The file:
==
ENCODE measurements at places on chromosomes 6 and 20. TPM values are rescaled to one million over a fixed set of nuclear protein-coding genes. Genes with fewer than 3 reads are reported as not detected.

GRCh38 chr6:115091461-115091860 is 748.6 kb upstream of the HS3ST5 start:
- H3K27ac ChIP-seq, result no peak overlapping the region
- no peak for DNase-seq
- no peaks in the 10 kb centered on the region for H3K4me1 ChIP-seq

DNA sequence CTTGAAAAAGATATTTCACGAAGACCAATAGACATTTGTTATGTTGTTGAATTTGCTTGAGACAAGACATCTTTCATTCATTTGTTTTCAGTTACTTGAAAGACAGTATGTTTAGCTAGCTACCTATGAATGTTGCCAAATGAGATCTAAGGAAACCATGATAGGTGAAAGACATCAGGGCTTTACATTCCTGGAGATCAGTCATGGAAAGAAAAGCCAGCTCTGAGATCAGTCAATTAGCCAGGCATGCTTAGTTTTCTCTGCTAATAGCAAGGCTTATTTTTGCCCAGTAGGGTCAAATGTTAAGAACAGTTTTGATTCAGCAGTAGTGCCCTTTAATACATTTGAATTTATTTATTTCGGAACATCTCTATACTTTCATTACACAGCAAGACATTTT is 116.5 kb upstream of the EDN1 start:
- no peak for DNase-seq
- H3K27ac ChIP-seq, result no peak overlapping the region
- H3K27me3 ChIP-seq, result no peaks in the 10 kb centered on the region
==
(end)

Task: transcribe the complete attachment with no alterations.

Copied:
ENCODE measurements at places on chromosomes 6 and 20. TPM values are rescaled to one million over a fixed set of nuclear protein-coding genes. Genes with fewer than 3 reads are reported as not detected.

GRCh38 chr6:115091461-115091860 is 748.6 kb upstream of the HS3ST5 start:
- H3K27ac ChIP-seq, result no peak overlapping the region
- no peak for DNase-seq
- no peaks in the 10 kb centered on the region for H3K4me1 ChIP-seq

DNA sequence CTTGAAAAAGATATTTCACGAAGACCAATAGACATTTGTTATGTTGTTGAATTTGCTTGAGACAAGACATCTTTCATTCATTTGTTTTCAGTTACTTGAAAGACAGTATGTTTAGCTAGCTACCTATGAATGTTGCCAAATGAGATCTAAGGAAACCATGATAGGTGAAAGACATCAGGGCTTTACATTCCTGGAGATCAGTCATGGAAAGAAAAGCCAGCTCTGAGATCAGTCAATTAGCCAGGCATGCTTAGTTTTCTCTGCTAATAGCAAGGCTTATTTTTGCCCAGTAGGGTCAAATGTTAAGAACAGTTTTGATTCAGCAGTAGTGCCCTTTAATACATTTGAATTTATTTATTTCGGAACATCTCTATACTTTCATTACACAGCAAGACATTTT is 116.5 kb upstream of the EDN1 start:
- no peak for DNase-seq
- H3K27ac ChIP-seq, result no peak overlapping the region
- H3K27me3 ChIP-seq, result no peaks in the 10 kb centered on the region